‘Bertha’ opens the album, faded up at the beginning so that you are literally pulled into the "live" experience, and it’s a good way to start, with an irresistible rolling beat and a drive which might make Creedence sit up and take notice, superb Hunter lyrics and all. The rest of the side varies, with a nice Bob Weir rendition of ‘Mama Tried’, a sonofabitchin’ ‘Big Railroad Blues,’ and a Weir-Hunter composition called ‘Playing In The Band’ that is noteworthy for its great series of chord progressions and little else.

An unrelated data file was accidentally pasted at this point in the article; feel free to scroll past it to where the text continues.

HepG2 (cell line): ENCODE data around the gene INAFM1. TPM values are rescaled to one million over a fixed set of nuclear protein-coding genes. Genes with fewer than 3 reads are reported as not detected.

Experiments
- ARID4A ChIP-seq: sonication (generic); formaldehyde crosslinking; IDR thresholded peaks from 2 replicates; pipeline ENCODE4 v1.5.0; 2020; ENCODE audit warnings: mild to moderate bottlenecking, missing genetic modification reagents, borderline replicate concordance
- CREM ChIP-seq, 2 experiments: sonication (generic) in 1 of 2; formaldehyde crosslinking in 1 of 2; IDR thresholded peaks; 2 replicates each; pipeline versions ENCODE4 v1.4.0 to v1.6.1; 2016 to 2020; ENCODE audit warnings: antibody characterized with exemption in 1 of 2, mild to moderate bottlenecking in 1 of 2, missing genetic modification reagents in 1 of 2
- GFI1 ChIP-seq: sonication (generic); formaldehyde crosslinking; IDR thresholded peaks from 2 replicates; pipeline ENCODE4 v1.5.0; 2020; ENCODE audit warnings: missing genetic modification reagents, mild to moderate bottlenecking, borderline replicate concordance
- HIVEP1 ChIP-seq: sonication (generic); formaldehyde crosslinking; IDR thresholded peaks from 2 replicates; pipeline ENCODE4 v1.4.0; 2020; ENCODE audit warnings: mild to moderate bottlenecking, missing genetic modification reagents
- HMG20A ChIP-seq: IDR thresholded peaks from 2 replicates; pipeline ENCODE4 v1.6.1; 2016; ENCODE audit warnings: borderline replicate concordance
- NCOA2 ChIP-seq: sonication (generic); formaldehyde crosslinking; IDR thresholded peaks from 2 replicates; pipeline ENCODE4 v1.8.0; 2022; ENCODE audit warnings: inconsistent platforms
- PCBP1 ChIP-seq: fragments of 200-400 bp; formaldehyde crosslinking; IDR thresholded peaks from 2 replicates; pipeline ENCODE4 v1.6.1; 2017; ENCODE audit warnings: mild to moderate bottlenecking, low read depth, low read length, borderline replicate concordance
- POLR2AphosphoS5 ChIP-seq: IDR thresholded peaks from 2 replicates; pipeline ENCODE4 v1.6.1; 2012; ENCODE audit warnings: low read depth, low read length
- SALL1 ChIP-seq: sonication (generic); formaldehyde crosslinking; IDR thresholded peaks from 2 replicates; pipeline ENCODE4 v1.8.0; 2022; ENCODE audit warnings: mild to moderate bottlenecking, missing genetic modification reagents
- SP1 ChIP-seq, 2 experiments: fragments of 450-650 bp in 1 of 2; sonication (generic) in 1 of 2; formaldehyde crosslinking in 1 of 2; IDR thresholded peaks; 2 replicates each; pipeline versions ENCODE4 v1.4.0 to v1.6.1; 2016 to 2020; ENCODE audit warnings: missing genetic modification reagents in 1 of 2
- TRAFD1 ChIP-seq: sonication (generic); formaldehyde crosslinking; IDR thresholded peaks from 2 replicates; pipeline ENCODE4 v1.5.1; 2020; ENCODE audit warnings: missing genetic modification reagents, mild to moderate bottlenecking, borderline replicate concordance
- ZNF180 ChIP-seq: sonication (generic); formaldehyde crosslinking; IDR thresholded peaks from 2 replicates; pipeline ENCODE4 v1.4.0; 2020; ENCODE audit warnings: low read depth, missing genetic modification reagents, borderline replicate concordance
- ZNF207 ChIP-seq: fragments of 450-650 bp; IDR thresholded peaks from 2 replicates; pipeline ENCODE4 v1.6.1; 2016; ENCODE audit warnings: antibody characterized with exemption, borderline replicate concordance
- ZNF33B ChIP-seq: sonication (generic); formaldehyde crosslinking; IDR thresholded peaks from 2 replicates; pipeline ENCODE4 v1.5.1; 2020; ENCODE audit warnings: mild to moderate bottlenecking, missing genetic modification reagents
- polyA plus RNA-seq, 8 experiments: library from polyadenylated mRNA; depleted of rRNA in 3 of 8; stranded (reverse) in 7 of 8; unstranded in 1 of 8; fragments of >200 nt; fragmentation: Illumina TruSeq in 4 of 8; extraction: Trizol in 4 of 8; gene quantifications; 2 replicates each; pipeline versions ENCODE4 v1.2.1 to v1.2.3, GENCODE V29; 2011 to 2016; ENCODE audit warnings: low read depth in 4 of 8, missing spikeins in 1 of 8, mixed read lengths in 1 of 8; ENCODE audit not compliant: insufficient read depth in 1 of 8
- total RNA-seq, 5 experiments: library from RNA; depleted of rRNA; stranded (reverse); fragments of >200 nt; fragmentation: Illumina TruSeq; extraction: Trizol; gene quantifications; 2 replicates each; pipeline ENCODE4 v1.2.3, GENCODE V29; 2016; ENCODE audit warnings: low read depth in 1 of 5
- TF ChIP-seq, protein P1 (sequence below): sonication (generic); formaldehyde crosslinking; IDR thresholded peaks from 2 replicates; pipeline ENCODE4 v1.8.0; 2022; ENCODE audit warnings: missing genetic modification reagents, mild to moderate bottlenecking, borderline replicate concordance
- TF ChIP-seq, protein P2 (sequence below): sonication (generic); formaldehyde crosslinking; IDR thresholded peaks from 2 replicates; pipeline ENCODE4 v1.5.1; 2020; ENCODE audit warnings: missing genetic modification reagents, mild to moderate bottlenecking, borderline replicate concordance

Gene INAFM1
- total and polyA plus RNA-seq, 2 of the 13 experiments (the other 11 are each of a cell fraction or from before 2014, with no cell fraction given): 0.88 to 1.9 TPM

The programming, which up to now has taken a wait-and-see attitude, breaks down when you hit side two and are greeted by an extended Bill Kreutzmann drum solo. It pains me to say this about a drummer who blissfully shines throughout the rest of the album, playing what amounts to perfect supportive percussion despite any quick changes that are going down in the rest of the group, but given his solo group of minutes, he don’t cut it here at all. While his individual ideas are good, he never manages to give them internal coherence, any sort of organic connection, and the result is almost as if he had a list of tricks in front of him, and as he does each one he mentally crosses it off and jumps to the next.